March 14, 2023
Silicon Valley Bank Commentary
The Silicon Valley Bank failure that occurred late last week caused a flurry of news articles and speculation that have driven down bank stocks across the board. Investors may be concerned about the implications, but it’s important to understand the facts and how they may or may not affect individual investors and more importantly, Rockbridge clients.
Andrew Ross Sorkin of the New York Times summed up the current situation this way in the opening paragraph of his daily newsletter:
“Federal regulators yesterday unveiled the most sweeping backstop for the U.S. banking system since the 2008 crisis, to limit carnage from the collapse of Silicon Valley Bank. The decision has shaken up global markets, with investors selling bank stocks and betting that the Fed would hold off on further interest rate rises.”
There will be much discussion about how it could have been prevented, who is to blame, who should suffer the consequences, and how these situations can be prevented in the future. That discussion can wait. For now, let’s consider what investors should do today:
- Review your direct exposure to banks and take steps to reduce deposits or cash holdings to FDIC insured levels ($250,000 per customer at any one bank). The average deposit balance at SVB was something like $1.4 million meaning there were billions of dollars of uninsured deposits in excess of the FDIC limits. It’s important to remember that checking/savings accounts and Certificates of Deposit are insured by the Federal Deposit Insurance Corporation up to $250,000 per depositor.
- Evaluate your overall risk exposure along with cash and liquidity needs. Consider the potential for job loss, business emergency, or family emergency and ensure that you have enough financial flexibility to avoid selling assets in a down market, when others may be panicking.
- Understand that the Federal Reserve and Treasury Department have already taken steps to provide assurance that this isolated incident will not spread to other banks. The Federal Reserve created the Bank Term Funding Program (BTFP) to provide liquidity to banks and they are using this program as it was intended.
- Maintain perspective of how banks operate. Banks generally use a large portion of depositors’ cash to fund loans to borrowers, or invest in bonds. They rarely have enough cash on hand to return depositors’ balances all at once if there is a run on the bank due to a loss of confidence. Over time, borrowers will repay loans and bonds will mature. In 2008, the concerns stemmed from homeowners defaulting on mortgage payments. This time the concern seems to stem not from the loan portfolio, but from the realized (and/or unrealized) loss on bond investments caused by rising interest rates hurting bond prices.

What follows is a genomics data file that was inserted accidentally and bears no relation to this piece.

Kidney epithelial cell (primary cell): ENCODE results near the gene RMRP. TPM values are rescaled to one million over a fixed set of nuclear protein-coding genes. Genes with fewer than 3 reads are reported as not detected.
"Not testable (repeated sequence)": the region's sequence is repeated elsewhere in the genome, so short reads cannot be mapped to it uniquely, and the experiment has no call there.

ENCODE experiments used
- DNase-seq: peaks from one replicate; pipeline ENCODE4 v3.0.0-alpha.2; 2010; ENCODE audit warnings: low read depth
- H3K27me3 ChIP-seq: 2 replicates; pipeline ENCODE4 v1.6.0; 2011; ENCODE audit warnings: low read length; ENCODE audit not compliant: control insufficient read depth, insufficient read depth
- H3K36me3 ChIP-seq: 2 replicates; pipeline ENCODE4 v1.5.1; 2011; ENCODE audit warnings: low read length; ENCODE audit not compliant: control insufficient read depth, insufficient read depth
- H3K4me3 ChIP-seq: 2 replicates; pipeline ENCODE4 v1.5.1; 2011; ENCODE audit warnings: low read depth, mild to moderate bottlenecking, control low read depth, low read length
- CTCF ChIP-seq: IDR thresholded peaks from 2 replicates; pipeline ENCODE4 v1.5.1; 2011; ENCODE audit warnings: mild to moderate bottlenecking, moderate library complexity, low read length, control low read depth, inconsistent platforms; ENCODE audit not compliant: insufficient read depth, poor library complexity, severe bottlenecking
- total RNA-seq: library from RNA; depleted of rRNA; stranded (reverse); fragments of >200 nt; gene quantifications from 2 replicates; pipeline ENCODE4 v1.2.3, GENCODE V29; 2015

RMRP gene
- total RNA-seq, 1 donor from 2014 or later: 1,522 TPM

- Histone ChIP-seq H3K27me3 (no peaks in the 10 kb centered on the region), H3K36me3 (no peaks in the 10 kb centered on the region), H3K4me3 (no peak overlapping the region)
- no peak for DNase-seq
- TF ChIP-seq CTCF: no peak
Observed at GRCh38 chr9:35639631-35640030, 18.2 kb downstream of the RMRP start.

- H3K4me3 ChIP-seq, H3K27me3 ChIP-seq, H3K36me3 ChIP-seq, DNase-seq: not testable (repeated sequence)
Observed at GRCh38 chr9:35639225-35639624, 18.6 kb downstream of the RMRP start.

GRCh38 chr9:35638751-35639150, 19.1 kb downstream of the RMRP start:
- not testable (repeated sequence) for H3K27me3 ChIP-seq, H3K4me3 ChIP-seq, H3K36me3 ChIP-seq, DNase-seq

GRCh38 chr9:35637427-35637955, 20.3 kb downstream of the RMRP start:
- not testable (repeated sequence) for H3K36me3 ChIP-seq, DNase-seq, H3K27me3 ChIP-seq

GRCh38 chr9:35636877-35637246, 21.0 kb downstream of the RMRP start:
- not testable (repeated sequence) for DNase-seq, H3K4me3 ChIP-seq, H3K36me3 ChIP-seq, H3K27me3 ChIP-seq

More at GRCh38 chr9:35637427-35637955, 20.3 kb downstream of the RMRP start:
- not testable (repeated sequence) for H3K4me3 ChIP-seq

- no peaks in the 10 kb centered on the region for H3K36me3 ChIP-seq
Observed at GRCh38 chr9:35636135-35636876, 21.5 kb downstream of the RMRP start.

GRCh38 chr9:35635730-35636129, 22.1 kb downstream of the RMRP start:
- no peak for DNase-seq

- Keep in mind that investors have a long time horizon; a diversified portfolio of stocks and bonds will reward investors as the economy grows and prospers over the long-term. Investors own actual shares in company stock and government/corporate bonds that will weather this storm.
- Leave speculation to the speculators. This might be a time to sell bank stocks short, before they go down more OR it may be the time to buy bank stocks at a discount, before the market snaps back. Getting that bet right could be lucrative. Getting it wrong could be a financial disaster. Either way, it’s a speculative bet that we can’t recommend taking.
What about Rockbridge clients with assets held at Charles Schwab?
Schwab Bank is a separate legal entity from the Charles Schwab Brokerage business (where your investment assets are held). Each is thoroughly and separately regulated with no real commingling of assets. It’s also important to remember that brokerage accounts are insured up to $500k by SIPC (covering up to $250k in cash). Schwab Bank’s business is fundamentally different from most retail banks, and less exposed to panicky cash withdrawals of balances above the “uninsured” threshold of $250k (which represents a small percentage of its account holders). The bank is also exceptionally well-capitalized, with a tier 1 Equity ratio of more than 25% (Banks are considered well-capitalized at just an 8% ratio). That means the bank has significant capital and external lending facilities available (even before today’s lending measures) before needing to take losses on their investment portfolio.
Charles Schwab investors and Schwab banking customers should feel confident in Schwab’s financial position and protection measures in place. We feel as though Schwab’s global presence and diversification, as compared to Silicon Valley Bank’s hyper-focus on tech-start up funding and banking, puts them in a significantly more secure position. We continue to recommend that clients maintain appropriate emergency funds, but otherwise stay fully invested in a diversified portfolio. If you have any specific questions, don’t hesitate to ask.
(Photo credit: Tony Webster)